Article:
This is an OT message we should be giving Syrians, not wrenching an OT prophecy out of context about Damascus to make a buck and make enemies of those Jesus told us to make disciples of. God hates mishandling of His Word and especially when those he loves think He hates them because of what they read from American ‘Christian’ websites and bestselling books God doesn’t want Damascus or Syria to perish by the army of Israel, in fact, the Torah says
Israel himself was once a “Syrian, about to perish,” but God was gracious to Jacob (renamed Israel) and their descendants so that Israel would be gracious to others who were forced to wander or sojourn as well. The OT words in v. 5 very much fit modern Syrian refugees who have been displaced from their homes and forced to wander and live in foreign lands. Over 1/3rd of the population of Syria from 2011 are in this same situation.

The words in v. 6 for harsh treatment and affliction very much describe the plight of millions in Syria, but there is grace to Syria here we need to share. In v. 7 God sees affliction and oppression and hears those who cry out. It was an estimated 2 million Israelites who were part of a mass exodus from the land where they grew up, which is also the current estimate of the mass exodus from Syria in this civil war, 2 million plus now outside the land they grew up in, wandering Syrians much like Jacob the father of Israel was, also about to perish if others don’t help. This is a message of hope for Syrians!

When God blessed His people in this chapter (the context is 40 years of wandering refugees) it was so they would bless others, sharing of their food, firstfruits, or finances with other sojourners, refugees, orphans, and widows.

Verse 10 says after recounting Israel’s history in Syria and its sojourning, in their worship in their homes in the promised land they were also to say this: 10 ‘Now behold, I have brought the first of the produce of the ground which You, O LORD have given me.’ And you shall set it down before the LORD your God, and worship before the LORD your God; 11 and you and the Levite and the alien who is among [outside their land for whatever reason. Some might be refugees,
others resident strangers] you shall rejoice in all the good which the LORD your God has given you and your household. 12 “When you have finished paying all the tithe of your increase in the third year, the year of tithing, then you shall give it to the Levite, to the stranger, to the orphan and to the widow, that they may eat in your towns and be satisfied. 13 “You shall say before the LORD your God, ‘I have removed the sacred portion from my house, and also have given it to the Levite and the alien, the orphan and the widow, according to all Your commandments …

Chapter 24 gives laws to God’s people to provide food for the sojourner, the refugee, the widow, the fatherless (all of which Syrians are in great need of). Chapter 10 tells us God has a love for people like Syrians who have to take up residence in foreign lands. 10:18 says God “loves the resident foreigner, giving them food or clothing.” Turn to chapter 14. How does God show His love to resident alien refugees? By giving food, clothing from God’s people 14:28–29 “At the end of every third year you shall bring out all the tithe of your produce in that year, and shall deposit it in your town. 29 “The Levite, because he has no portion or inheritance among you, and the alien, the orphan and the widow who are in your town, shall come and eat and be satisfied, in order that the LORD your God may bless you in all the work of your hand which you do.” [God blesses those who share and care like that]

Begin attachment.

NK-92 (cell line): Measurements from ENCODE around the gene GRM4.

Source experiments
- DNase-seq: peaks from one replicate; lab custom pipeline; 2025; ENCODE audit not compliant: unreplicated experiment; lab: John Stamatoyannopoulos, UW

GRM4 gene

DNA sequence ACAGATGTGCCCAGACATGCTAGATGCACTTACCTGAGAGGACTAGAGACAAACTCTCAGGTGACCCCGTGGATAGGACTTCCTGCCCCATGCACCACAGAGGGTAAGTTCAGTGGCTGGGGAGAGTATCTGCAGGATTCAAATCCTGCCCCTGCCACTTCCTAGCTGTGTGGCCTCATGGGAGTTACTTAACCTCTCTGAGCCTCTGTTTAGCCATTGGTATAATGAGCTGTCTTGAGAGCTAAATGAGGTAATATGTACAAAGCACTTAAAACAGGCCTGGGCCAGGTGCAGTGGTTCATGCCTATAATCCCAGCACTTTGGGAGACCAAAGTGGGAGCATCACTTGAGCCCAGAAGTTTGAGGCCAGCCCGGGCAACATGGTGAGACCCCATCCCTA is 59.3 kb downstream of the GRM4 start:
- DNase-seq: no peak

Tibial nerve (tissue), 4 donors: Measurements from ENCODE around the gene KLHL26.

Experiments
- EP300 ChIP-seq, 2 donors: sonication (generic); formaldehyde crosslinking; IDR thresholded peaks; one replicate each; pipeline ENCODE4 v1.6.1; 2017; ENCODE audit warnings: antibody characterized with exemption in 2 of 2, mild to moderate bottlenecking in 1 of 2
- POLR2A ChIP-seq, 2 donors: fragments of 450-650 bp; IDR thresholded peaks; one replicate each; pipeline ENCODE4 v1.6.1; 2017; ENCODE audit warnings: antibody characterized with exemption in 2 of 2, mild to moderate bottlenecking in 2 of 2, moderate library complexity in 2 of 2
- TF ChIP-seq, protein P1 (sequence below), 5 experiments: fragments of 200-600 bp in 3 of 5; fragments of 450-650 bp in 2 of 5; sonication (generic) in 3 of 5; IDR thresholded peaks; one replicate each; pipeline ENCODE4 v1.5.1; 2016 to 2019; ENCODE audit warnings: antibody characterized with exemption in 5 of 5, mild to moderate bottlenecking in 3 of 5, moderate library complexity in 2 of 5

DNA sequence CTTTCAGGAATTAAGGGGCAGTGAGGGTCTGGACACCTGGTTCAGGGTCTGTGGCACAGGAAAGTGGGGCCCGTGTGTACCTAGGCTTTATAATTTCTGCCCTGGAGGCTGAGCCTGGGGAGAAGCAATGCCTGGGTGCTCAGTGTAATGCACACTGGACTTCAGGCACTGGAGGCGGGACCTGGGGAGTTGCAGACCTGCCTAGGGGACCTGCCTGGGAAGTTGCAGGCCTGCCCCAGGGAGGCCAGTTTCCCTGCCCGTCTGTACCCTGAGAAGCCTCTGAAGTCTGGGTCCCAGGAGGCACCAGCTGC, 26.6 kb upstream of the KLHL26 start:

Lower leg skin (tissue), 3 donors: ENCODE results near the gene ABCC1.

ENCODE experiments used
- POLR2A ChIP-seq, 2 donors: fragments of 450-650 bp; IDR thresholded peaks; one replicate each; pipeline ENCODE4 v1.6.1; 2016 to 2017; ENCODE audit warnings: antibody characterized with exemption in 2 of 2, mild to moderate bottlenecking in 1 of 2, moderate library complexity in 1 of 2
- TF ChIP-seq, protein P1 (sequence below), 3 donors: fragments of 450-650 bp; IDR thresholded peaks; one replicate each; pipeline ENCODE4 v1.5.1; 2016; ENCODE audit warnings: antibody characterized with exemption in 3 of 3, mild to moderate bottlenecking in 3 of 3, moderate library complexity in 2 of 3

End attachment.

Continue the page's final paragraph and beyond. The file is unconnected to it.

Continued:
It’s not just for charity alone but for the witness of the Word: Deut. 31:12 Assemble the people, the men and the women and children and the alien who is in your town, so that they may hear and learn and fear the LORD your God, and be careful to observe all the words of this law.

This is one way God fulfills the prophecy of Gen 12:3 for Syrians and other surrounding nations who are in need and come to towns of God’s people or where God’s people minister: feeding their stomachs and feeding their souls.

Some of these peoples still speak the old Syrian Aramaic language, what an opportunity to tell them that is the language Jesus spoke many of His words of love! In the gospels many times a writer explains the meaning of a word He said in Aramaic, which the KJV calls ‘the Syrian language’ (Isaiah 36:11). It was in Syria of NT times, in a place called Caesarea Philippi, that Jesus revealed His identity to Peter and gave His promise that He would build His church which the gates of Hades would not be able to prevail against (Matt 16:18) [nor can Assad’s regime!]

When Jesus preached not too far from the border of Syria, He preached how the Syrian general Naaman experienced God’s healing grace as Jesus brings up in Luke 4 how God gave grace to this Syrian but not others in Israel. In that same sermon in Luke 4 Jesus highlights God’s grace to a Syrian widow.

How about we give that message to suffering Syrian widows today who lost a husband in the civil war! God has grace for suffering Syrians, for widows.

Let’s speak like Jesus did in the NT, not speak OT doom on Syria to try and sell books while being a stumbling block to the gospel for Syrian refugees. Christians predicting the annihilation of Damascus by Jews or Jesus are not only being offensive to the mission field, they’re being offensive to God in misinterpreting Scripture and misrepresenting God’s heart for the Syrians!